She was 45,647 gross tons, which was almost as big as Titanic. As most members will know, gross registered tonnage (grt) is a measurement of the volume of watertight space within the ship, with 100 cubic feet being equal to 1 grt. I think net tonnage is a more meaningful measurement. This is grt minus all of the space taken up by machinery, bunkers, crew accommodation and stores. In other words the space available for passengers and cargo (the old liners carried mail and express cargo). Aquitania's net tonnage was 21,998.
The early 20th Century Cunarders really packed them in. Aquitania carried 597 First, 614 Second and 2,052 Third Class passengers plus 972 crew. A total of 3,263 passengers. That is 6.74 tons per passenger and 3.36 passengers per crew member. It should be remembered that a considerable number of the crew would be stokers - she burned 680 tons of hand fired coal per day.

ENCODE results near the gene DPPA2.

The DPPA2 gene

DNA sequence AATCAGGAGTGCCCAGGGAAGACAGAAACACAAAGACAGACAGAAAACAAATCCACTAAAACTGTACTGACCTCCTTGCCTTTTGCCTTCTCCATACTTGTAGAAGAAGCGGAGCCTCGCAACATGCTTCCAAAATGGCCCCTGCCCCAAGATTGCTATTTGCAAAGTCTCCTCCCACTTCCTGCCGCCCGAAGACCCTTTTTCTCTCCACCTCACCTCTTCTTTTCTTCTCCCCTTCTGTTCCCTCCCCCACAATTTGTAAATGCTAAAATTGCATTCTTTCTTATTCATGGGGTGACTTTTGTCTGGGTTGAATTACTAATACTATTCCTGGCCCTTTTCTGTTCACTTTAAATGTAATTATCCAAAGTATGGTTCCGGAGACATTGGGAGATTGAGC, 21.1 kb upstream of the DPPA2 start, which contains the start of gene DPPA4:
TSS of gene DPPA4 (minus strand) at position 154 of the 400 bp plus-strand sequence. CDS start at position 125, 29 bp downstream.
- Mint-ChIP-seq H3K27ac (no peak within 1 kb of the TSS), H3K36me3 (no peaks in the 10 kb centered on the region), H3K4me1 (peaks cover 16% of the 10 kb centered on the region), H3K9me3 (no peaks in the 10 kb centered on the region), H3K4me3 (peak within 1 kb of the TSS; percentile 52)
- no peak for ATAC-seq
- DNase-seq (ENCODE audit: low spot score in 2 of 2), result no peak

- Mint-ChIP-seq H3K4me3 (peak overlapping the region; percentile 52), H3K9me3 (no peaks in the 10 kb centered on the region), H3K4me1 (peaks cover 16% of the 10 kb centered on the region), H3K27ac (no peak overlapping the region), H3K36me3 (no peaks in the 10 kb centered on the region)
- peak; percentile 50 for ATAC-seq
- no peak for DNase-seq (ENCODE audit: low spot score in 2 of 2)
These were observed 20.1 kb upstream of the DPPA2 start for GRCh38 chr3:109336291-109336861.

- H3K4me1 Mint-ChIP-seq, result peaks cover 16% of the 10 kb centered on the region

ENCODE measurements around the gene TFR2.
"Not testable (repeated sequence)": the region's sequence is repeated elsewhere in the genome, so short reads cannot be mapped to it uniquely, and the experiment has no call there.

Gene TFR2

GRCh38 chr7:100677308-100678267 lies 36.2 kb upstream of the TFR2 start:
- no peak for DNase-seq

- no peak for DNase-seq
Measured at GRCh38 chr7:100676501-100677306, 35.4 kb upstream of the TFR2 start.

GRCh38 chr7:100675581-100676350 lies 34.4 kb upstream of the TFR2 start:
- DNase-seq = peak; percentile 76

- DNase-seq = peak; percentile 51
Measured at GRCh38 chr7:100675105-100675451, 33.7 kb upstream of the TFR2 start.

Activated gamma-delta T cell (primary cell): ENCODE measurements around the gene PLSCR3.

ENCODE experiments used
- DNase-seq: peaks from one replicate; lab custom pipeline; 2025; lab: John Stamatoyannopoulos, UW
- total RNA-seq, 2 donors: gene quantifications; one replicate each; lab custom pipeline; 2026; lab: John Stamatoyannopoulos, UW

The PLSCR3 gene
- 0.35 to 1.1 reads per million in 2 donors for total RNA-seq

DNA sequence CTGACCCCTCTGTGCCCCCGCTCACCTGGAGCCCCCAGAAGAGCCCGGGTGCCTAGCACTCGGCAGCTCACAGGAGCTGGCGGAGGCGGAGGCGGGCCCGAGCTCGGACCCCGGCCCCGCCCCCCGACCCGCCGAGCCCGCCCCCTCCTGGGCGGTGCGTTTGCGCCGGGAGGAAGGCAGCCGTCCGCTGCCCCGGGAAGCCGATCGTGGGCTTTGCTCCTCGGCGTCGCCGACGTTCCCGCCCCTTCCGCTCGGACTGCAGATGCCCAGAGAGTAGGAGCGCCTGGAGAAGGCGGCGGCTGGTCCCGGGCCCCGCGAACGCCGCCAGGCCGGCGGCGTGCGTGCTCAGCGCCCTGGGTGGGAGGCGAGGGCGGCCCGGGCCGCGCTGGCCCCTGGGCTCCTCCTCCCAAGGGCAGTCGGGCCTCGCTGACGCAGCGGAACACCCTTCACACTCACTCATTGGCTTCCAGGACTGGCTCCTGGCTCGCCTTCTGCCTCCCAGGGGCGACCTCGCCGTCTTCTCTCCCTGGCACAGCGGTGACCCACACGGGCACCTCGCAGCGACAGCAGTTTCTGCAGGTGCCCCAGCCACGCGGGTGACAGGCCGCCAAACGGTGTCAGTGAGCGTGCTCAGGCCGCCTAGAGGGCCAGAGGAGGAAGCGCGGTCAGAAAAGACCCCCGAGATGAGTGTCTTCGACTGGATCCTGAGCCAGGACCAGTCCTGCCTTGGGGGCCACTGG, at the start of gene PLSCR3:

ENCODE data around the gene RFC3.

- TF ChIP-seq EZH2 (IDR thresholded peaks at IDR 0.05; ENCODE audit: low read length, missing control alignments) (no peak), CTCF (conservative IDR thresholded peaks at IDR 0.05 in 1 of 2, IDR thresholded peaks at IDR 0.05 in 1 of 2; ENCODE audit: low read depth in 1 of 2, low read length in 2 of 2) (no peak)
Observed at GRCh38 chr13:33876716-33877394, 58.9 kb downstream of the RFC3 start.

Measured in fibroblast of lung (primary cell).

Queen Mary 2, is probably the first unsubsidised Premier Division, Transatlantic liner to have been built since Aquitania. For comparison QM2 is 148,258 grt, 98,720 net, 26.5 knots burning 216 tons of oil per day and with a crew of 1,238. Her lower berth capacity is 2,620 passengers and her maximum capacity is 3,090 passengers. Taking the maximum capacity figure, that is 31.95 tons per passenger and 2.5 passengers per crew member.
In my view, most passengers travelled in Aquitania because the competing ships were just as bad and it was "the only way to cross". The majority would never step on board a ship again.